A friend of mine suggested that I get more vitamin A to help my immune system. I’ve always heard that vitamin D is better. Do you think that’s a good idea?--P.K., Rockwall, Texas
Answer: Yes, just keep in mind that vitamin A is not the be-all and end-all for immunity. You need adequate supplies of all vitamins and minerals to keep your immune system in tip-top shape which will prepare you for the upcoming cold and flu season.
Vitamin A helps maintain the integrity of your skin and mucous membranes, both of which serve as first line protective barriers against the invasion of bacteria, viruses, fungi and parasites. When you have a runny nose, you assume it’s the vengeance of your cold. Yeah, I know it’s unpleasant, but making mucous is a natural part of fighting infections. Mucous membranes line your nose, throat, intestines and vagina. When those body parts lack a thick, slimy layer of mucous protection, you’re a sitting duck for infections. There are numerous studies that show A’s profound effect on immunity, particularly Rheumatoid arthritis. In the July 2012 issue of the Journal of Immunology researchers found that vitamin A could suppress formation of a pain-causing compound (Interleukin-17) and simultaneously reduce antibodies that attack your joints and collagen.
Adequate supplies of vitamin A also supports healthy DNA, so in this regard, it may help reduce one’s risk for free radical damage, which is associated with a higher risk of cancer. There are studies supporting A’s anti-cancer benefits.
Vitamin A supports eyesight, especially your nighttime vision. A is fabulous for skin, and can help clear up acne. The drug Retin-A is based upon a vitamin A derivative, and dermatologists frequently prescribe it for blackheads, whiteheads, and cystic acne. Vitamin A boosts collagen formation; collagen keeps your skin firm and springy so you might say this nutrient erases wrinkles.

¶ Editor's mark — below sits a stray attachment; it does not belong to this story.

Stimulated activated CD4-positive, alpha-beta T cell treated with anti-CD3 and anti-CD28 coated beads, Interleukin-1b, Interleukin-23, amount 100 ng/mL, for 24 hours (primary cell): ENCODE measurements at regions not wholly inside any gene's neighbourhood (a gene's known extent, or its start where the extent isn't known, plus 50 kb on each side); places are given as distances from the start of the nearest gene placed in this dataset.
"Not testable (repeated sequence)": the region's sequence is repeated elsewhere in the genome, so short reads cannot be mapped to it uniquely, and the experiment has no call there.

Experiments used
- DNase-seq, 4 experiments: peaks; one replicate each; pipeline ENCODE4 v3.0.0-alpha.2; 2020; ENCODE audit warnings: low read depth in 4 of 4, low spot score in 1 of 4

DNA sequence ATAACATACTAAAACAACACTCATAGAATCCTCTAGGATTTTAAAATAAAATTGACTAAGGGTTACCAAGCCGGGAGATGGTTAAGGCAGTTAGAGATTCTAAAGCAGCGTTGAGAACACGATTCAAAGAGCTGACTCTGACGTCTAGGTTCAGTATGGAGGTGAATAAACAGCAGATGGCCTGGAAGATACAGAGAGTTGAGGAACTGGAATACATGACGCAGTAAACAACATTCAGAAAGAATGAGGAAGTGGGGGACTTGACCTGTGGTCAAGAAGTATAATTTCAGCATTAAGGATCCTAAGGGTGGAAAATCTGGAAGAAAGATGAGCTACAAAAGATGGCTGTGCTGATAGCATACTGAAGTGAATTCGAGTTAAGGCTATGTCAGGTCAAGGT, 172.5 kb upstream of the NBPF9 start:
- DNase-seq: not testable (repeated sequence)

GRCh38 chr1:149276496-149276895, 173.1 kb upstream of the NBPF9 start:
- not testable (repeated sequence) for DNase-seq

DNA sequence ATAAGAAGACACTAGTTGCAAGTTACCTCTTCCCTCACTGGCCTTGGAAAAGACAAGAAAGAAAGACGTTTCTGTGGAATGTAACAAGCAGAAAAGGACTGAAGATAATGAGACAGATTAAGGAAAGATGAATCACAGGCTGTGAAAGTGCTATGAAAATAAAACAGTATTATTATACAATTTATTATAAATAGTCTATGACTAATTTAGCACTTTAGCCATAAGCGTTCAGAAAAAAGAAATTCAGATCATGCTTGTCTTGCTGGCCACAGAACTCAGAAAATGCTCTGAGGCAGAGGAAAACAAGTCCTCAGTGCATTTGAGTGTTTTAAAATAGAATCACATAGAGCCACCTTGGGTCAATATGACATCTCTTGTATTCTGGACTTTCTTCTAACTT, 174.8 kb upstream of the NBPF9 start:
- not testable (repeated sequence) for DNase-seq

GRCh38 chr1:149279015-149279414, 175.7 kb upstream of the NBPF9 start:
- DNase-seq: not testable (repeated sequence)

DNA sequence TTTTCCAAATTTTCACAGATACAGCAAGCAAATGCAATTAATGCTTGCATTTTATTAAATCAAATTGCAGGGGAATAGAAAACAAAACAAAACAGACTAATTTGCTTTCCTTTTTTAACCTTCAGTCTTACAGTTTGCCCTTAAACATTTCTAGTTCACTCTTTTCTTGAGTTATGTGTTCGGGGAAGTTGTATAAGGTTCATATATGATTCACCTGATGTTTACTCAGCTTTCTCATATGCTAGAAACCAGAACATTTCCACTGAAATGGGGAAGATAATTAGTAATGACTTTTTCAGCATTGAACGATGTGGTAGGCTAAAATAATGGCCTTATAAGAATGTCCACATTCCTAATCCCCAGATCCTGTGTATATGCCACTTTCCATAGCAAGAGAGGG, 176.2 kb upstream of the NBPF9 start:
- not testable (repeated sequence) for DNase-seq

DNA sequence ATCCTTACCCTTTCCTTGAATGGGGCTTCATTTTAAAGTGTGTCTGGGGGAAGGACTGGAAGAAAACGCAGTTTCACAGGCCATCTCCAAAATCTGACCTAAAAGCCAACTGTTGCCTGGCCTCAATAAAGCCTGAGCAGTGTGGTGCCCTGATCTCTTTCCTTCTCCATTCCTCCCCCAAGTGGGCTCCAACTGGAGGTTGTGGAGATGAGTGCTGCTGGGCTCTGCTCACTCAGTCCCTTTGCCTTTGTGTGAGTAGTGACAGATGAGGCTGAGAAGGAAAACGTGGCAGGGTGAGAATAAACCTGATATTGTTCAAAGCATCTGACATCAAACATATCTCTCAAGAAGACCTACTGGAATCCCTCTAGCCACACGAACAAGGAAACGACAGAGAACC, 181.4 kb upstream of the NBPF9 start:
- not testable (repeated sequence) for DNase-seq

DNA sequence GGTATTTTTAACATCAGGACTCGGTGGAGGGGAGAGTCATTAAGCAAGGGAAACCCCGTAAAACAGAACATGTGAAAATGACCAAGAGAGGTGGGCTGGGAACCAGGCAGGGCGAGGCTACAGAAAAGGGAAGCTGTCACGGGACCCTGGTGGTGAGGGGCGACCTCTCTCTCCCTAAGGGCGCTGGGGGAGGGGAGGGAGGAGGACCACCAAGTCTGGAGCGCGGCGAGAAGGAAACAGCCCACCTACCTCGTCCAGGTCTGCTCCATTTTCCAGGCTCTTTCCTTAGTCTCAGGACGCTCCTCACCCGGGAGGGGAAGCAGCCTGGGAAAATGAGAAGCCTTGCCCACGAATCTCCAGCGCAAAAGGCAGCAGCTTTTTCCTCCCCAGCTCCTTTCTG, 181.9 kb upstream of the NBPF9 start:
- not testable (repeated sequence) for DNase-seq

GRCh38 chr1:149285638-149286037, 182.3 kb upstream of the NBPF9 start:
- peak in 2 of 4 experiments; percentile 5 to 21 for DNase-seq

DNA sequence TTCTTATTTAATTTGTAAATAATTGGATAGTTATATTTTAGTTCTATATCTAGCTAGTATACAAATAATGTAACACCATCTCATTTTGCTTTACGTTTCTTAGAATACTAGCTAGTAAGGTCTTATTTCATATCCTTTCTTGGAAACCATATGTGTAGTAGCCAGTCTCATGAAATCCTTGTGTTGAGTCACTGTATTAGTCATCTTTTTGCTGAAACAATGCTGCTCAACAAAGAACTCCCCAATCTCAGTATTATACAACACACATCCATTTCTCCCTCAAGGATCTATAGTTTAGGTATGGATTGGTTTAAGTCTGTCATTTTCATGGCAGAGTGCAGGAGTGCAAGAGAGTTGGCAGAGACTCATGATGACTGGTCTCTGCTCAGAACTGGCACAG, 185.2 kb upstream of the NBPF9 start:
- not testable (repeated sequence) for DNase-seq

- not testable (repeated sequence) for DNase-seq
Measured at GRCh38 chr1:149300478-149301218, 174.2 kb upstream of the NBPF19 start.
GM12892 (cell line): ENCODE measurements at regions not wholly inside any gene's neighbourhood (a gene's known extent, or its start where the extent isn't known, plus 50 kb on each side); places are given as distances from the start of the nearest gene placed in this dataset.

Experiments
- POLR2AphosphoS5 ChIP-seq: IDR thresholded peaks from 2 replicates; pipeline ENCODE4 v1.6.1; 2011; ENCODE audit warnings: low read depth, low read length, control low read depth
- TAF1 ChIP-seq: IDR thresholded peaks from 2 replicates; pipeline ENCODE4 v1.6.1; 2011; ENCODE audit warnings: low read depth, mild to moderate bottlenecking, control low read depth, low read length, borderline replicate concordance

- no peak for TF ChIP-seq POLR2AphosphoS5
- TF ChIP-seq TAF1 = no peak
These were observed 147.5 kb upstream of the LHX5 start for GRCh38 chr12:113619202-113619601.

The Daily Reference Intake for vitamin A is 5,000 IUs daily, but you may need more, like 15 - 25 thousand IUs, if you take a drug mugger, for example, a fat-blocking supplement or drug, acid-reducing medications or mineral oil. You could eat your way to sufficient levels of vitamin A if you consume a lot of meat, cheese, and milk. Plant foods contain beta-carotene and if you’re in good health, your body will convert this to vitamin A, without ever putting you at risk for toxicity. You get beta-carotene (and other healthy carotenoids) from carrots, red peppers, spinach, tomatoes and pumpkins. It’s a good idea to educate yourself about what vitamins and minerals can do for your body, and how to make sure you get enough of each nutrient to support healing and hopefully protect against disease. One of the best sources I keep in my library is the book NutriCures by Alice Feinstein, available through most major bookstores and online.